Book Review: The Last Good Day of the Year by Jessica Warman

The Last Good Day of the Year
Author: Jessica Warman
Reading Level: Young Adult
Genre: Contemporary
Released: May 19th 2015
Review Source: Bloomsbury USA Childrens | ReadingTeen


The signs are everywhere, Jory's stepfather, Caleb, says.Red leaves in the springtime. Pages torn from a library book. All the fish in the aquarium facing the same way. A cracked egg with twin yolks. Everywhere and anywhere. And because of them Jory's life is far from ordinary. He must follow a very specific set of rules: don't trust anyone outside the family, have your works at the ready just in case, and always, always watch out for the signs. The end is coming, and they must be prepared.

School is Jory's only escape from Caleb's tight grasp, and with the help of new friends Jory begins to explore a world beyond his family's farm. As Jory's friendships grow, Caleb notifies Jory's mother and siblings that the time has come for final preparations.

They begin an exhausting schedule digging a mysterious tunnel in anticipation of the disaster. But as the hold gets deeper, so does the family's doubt about whether Caleb's prophecy is true. When the stark reality of his stepfather's plans becomes clear, Jory must choose between living his own life or following Caleb, shutting his eyes to the bright world he's just begun to see.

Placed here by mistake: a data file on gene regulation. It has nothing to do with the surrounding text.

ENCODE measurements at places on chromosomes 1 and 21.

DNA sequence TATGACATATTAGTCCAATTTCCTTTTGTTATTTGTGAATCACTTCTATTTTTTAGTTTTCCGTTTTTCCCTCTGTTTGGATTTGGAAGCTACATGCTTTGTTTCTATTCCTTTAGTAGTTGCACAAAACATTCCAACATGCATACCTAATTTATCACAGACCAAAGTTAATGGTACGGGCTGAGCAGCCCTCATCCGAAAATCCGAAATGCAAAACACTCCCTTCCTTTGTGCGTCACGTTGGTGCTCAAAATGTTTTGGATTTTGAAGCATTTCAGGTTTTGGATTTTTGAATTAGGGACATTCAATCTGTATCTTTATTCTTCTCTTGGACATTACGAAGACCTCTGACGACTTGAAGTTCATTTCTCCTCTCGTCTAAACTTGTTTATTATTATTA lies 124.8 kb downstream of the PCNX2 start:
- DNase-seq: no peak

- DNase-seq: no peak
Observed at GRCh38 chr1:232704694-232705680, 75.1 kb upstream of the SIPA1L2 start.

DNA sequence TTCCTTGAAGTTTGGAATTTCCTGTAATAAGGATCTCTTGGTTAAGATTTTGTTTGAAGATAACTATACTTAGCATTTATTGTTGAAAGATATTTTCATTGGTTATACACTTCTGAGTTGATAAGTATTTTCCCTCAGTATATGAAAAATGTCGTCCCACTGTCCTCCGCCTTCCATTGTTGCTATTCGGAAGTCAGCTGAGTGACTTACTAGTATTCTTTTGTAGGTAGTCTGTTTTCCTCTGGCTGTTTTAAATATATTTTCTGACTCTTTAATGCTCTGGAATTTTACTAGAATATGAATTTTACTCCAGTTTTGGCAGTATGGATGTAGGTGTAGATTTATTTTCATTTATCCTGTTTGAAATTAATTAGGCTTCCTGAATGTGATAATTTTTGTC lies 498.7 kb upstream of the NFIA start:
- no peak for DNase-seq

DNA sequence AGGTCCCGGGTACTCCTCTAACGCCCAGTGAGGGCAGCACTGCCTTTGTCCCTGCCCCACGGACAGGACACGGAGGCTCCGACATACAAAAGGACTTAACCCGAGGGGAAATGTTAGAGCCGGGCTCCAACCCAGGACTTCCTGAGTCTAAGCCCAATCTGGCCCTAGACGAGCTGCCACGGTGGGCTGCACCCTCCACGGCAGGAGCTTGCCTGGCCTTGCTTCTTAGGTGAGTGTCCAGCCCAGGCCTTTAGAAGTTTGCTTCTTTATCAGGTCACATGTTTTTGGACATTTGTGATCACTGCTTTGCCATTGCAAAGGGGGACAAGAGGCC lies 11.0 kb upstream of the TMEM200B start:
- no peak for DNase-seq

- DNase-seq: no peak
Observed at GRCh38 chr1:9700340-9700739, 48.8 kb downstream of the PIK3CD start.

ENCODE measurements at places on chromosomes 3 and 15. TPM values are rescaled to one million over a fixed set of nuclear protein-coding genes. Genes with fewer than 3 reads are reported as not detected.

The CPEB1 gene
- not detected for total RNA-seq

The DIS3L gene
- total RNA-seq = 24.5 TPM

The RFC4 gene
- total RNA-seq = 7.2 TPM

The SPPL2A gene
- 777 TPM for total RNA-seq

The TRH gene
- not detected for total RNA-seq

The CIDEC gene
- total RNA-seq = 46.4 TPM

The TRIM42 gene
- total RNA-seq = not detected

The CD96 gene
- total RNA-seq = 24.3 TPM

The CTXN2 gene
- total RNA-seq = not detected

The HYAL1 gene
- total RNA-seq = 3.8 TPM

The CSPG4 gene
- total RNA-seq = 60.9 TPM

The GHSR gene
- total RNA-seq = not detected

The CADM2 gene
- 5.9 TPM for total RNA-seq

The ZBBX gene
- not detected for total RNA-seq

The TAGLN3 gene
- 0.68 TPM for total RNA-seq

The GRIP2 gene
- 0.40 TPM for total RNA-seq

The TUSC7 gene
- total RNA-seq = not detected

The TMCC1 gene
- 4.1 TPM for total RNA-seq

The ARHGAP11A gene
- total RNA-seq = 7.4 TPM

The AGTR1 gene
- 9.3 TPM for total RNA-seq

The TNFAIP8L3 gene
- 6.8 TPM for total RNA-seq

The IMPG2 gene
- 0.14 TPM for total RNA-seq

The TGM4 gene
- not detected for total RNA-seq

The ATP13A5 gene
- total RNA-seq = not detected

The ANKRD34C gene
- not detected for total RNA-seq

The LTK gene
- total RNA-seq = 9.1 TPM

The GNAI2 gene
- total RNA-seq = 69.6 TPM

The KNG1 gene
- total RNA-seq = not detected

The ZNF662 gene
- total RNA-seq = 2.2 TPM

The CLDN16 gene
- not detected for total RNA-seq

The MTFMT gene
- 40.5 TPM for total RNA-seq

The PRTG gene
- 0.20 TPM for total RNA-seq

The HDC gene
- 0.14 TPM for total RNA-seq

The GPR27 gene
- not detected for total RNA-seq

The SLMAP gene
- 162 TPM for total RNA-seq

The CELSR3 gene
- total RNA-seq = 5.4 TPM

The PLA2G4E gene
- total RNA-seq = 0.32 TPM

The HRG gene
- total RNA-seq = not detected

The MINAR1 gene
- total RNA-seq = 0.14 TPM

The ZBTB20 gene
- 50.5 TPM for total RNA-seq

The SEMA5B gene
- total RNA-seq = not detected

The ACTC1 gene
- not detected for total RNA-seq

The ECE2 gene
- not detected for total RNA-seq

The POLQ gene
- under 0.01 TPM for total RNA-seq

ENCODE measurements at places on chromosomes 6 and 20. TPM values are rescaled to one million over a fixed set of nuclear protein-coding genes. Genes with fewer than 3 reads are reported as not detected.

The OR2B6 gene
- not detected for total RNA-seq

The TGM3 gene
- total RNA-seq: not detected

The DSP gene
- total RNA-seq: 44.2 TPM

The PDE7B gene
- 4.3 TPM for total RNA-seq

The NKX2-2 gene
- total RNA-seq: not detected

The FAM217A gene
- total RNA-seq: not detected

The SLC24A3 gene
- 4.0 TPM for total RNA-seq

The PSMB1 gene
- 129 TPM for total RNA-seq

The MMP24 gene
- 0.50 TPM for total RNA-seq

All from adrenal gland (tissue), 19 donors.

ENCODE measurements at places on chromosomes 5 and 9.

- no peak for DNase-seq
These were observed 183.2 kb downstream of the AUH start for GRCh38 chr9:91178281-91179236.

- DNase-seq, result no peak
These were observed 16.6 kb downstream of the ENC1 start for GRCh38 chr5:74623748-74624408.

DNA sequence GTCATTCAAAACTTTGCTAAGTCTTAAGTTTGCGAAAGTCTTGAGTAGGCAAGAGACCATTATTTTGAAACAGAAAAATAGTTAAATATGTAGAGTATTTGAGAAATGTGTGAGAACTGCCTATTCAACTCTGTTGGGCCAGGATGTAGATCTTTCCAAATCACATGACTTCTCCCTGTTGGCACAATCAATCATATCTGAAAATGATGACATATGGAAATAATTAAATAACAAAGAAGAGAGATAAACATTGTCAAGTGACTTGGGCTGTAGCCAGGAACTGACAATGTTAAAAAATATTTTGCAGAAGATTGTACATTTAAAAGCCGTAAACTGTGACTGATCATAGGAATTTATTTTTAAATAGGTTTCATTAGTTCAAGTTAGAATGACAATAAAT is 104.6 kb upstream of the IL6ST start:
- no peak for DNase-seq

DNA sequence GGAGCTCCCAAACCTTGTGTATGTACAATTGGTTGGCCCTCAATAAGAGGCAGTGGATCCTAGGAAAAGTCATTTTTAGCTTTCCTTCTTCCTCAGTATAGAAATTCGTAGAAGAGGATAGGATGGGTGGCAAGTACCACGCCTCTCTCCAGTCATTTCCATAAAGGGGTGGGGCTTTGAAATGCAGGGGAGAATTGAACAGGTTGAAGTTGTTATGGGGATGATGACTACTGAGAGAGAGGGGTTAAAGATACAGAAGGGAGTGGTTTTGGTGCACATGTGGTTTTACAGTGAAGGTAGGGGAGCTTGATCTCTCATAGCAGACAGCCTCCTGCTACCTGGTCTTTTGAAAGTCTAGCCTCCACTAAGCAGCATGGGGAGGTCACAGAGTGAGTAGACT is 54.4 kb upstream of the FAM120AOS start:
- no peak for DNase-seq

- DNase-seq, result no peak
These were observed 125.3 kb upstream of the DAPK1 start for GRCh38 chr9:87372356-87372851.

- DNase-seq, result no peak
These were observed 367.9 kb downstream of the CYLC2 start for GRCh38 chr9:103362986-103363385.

I went back and forth with this one - honestly, this didn’t work for me. At all. It was less than an okay read. Somewhat irritating. Unfortunately, instead of getting a thrilling novel, in which I was excited to read, I read a full novel full of details not pertaining to the “mystery” of the abduction. With no plot development. Instead, only the last 10 pages of the book tells you exactly what happens. 

The premises of the story sounds like a heartbreak. A family that is shattered after someone abducted their younger daughter. I honestly believed I would get something like The Lovely Bones. Nope, it was more like the family didn’t exist anymore. Everyone went their own way. And this book tells you how Sam view them.

The story is told in Sam’s perspective - the past and the present. Which makes the reader, well me, wonder WHY? Why tell us about a mother life? I wanted to know about the abduction. Why was she taken from her family? Why in this small town, would people blame an innocent man for this action without enough evidences? 

I almost DNF this book but I was stubborn enough to finish to see if it was ever going to tells us  what happened to Sam’s sister, Turtle. I wonder if Sam was ever going to either tell the truth whether she really kept her eyes shut while knowing someone was taking her sister or if she really didn’t know who was responsible for this. 

With this said, I do have to admit the last 10 pages were thrilling. My first words when things started to pick up: FINALLY! Only to notice the book was about to end. 

Thanks for the copy Andye!

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